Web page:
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School of Languages and Global Studies Seminar: Jun Lang

Thursday, May 13 at 2:00pm to 3:00pm

Virtual Event

Straight man cancer and little fresh meat: female discursive empowerment in Chinese social media.

With the boom of networked digital communication, verbal misogyny permeates Chinese social media, reflecting and reinforcing sexism in the larger gender order (Jing-Schmidt & Peng 2018). At the same time, a new generation of Chinese women are seizing digital platforms to counterstrike misogyny and patriarchal authority in gender discourse warfare (Lang 2020). They coined the label ‘straight man cancer to refer to men who harbor misogynistic views toward women, condemning male privilege. They also created the label little fresh meat to refer to an alternative, effeminate type of masculinity, expressing an anti-macho aesthetic and rhetoric through linguistically sexualizing men.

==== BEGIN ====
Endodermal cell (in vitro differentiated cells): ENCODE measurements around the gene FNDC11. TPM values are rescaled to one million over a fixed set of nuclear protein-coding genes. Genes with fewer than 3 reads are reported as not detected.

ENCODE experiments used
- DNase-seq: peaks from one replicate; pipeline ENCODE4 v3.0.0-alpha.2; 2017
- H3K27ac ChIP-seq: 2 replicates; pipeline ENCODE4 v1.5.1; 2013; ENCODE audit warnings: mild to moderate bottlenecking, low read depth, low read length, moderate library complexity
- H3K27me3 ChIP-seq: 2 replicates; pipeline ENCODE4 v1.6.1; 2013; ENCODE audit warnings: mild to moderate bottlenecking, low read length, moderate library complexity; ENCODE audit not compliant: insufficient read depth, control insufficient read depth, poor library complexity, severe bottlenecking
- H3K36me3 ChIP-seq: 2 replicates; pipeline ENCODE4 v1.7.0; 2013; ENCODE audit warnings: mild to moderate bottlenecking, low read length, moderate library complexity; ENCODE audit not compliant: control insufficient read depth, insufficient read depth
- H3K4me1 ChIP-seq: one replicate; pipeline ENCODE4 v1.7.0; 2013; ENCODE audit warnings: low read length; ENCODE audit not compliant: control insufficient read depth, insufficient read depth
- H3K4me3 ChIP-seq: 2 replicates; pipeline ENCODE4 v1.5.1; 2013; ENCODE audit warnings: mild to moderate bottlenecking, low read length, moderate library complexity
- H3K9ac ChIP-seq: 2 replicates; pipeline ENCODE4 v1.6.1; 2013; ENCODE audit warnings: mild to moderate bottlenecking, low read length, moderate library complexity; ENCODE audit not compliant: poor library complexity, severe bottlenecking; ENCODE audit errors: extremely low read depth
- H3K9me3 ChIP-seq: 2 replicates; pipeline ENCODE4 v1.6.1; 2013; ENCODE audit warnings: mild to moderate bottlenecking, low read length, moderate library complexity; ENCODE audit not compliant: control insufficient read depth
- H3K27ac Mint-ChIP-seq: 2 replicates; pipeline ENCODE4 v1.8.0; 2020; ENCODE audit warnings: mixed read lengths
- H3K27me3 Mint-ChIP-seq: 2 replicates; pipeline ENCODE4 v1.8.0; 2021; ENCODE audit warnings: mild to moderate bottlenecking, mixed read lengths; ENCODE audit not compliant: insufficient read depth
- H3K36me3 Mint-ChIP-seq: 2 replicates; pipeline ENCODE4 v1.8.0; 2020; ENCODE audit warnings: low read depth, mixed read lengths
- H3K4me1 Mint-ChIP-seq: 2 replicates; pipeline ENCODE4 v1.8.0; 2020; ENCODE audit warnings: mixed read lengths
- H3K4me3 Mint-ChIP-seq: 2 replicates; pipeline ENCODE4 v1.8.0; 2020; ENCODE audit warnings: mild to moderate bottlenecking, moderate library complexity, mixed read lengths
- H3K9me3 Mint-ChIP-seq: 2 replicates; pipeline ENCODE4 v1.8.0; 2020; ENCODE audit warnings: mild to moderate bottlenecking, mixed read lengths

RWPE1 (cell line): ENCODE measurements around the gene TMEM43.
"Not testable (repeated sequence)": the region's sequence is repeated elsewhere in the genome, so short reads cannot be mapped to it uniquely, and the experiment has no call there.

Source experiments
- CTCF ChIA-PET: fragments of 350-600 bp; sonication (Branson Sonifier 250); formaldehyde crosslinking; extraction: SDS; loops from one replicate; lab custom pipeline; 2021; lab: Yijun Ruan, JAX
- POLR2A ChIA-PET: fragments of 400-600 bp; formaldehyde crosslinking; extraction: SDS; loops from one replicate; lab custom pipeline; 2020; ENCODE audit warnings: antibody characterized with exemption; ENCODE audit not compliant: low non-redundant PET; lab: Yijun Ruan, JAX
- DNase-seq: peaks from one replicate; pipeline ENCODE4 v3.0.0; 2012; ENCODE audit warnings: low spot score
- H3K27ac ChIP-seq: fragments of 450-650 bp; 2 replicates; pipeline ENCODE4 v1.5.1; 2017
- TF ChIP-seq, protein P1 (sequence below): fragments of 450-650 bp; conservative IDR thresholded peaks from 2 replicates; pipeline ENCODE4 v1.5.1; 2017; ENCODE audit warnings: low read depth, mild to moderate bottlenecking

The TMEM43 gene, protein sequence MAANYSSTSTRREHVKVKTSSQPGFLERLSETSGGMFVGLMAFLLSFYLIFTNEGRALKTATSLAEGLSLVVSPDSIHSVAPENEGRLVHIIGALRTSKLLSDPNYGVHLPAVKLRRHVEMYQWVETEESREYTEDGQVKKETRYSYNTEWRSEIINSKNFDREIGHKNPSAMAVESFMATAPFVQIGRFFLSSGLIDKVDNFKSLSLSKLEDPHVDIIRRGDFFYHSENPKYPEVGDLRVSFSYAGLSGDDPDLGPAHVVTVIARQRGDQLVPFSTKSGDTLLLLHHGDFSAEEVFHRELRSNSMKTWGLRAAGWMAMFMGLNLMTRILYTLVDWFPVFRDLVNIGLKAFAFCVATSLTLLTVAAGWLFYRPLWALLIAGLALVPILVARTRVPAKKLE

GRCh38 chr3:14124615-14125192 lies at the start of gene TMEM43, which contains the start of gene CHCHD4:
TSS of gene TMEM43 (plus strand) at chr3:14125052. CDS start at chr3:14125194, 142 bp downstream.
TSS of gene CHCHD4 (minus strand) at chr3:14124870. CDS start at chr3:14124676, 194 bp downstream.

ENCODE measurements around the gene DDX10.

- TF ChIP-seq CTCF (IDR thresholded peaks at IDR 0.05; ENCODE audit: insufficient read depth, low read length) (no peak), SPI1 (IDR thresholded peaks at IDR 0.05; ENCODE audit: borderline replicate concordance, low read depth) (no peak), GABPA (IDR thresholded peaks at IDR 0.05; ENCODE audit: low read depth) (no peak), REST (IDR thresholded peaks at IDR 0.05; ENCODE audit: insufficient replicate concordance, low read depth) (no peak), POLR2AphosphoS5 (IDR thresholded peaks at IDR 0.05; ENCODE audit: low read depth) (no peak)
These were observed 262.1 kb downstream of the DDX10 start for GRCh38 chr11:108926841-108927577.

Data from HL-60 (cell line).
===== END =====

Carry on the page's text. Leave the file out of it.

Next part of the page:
This study uses corpus data from social media, supplemented with survey data on the perceptions of the social meaning of these labels. The corpus finding shows that straight man cancer is more often collocated with words showing emotional negativity while the collocates of little fresh meat are relatively positive. The survey data on female language user perceptions shows that straight man cancer’ is perceived significantly more negative than little fresh meat(X2 = 168.62, p <.001), converging with the corpus finding.

I argue that the creation of these labels demonstrates a newly awakened sense of discursive empowerment of Chinese women, giving women a voice in gender discourse where they challenge the traditional model of masculinity supported by patriarchal authority. This study has implications for both gender research and social actions toward gender equality.

Jun Lang is a PhD candidate at the Department of East Asian Languages and Literatures. Her research interests include language and gender, sociolinguistics, cognitive linguistics, and second language acquisition. This study is a part of a work-in-progress dissertation project that explores women’s roles in gender discourse in post-reform China.


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